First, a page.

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Financial Crime: Sick house: Florida man gets 8 ½ years for using Covid relief to buy lavish 12-acre estate, fleet of luxury cars

He’s going from one big house to another.

A failed lawyer and movie executive from Florida has been sentenced to 8 ½ years in prison for stealing $7.2 million in Covid-19 relief funds that he used to buy luxury cars and a 12,500-square-foot mansion on a 12-acre estate.

Don Cisternino, 47, of Chuluota, Fla., pleaded guilty in September in federal court in Orlando to wire fraud and identity theft charges for the scam in which he submitted applications for pandemic aid programs. Cisternino claimed he had a film and theater production and marketing business that had 441 employees, when in reality it had none. 

Using stolen social security numbers, prosecutors say Cisternino made phony claims that his company, MagnifiCo Inc., had a monthly payroll of over $2.8 million. The U.S. government approved him in 2020 for an emergency loan of $7.2 million, prosecutors said.

Cisternino then used the pandemic aid money to purchase the $3.5 million home. He lived in the seven-bedroom mansion complete with a full movie theater, five-stable horse barn, tennis court, swimming pool and an English-style pub, with his girlfriend.

Prior to receiving the loan, court records showed that Cisternino had been living in a modest apartment in Tampa, Fla., with his girlfriend, but had stopped paying rent and had been facing eviction. 

Prosecutors also say Cisternino used the loan to purchase a $251,000 Mercedes-Maybach S650X, a $90,000 Lincoln Navigator, and to pay off a $48,000 loan for a Maserati. He additionally gave $1.4 million to his parents and money to his sister, according to court documents.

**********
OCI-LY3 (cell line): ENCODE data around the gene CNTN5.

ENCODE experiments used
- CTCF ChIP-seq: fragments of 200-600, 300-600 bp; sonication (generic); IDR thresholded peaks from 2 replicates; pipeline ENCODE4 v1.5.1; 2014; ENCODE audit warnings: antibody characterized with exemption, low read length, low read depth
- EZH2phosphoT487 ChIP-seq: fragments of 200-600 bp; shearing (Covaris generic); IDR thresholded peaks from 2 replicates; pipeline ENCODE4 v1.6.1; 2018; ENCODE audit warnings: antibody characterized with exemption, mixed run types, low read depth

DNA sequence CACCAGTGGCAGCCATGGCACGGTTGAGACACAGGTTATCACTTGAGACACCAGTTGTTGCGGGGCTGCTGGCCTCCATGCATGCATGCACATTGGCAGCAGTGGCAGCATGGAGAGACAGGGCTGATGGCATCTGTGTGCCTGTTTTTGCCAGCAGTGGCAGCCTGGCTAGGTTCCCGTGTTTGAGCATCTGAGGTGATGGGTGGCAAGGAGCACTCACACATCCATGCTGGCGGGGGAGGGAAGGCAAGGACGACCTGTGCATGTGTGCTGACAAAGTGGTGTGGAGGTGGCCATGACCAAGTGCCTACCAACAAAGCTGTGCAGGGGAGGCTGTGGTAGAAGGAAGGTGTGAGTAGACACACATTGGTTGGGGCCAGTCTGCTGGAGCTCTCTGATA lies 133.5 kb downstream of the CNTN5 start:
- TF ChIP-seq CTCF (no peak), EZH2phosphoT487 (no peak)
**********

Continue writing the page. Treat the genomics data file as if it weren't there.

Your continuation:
Not long after Cisternino received the funds, federal investigators received a tip that it had been misspent and began investigating, prosecutors said. When he learned of the probe, prosecutors said Cisternino, who holds dual U.S.-Irish citizenship, fled to Switzerland.

Cisternino then traveled around Europe for three months before he was arrested attempting to cross from Slovenia into Croatia after his name had been placed on an Interpol watch list.

Cisternino initially resisted extradition to the U.S., but was eventually sent back to face trial, according to court filings. At one point, Cisternino had pursued a request for asylum in Ireland that was unsuccessful.

A message left with Cisternino’s attorney wasn’t immediately returned. In court documents, Cisternino’s lawyer said his client had studied law but had never passed the bar exam.

He argued for leniency, saying his client had made poor decisions due to his addiction to the hyperactivity disorder drug Adderall and his feelings of inadequacy due to the success of other members of his family. 

Cisternino’s attorney also argued that his client had made no effort to hide what he was doing with the money, purchasing the home and the cars in his own name. Including the profit made when the government seized and sold the home, Cisternino’s lawyer said authorities had recovered over $5.5 million of the purloined money. 

As part of his sentencing, Cisternino was ordered to pay restitution of $7.4 million.

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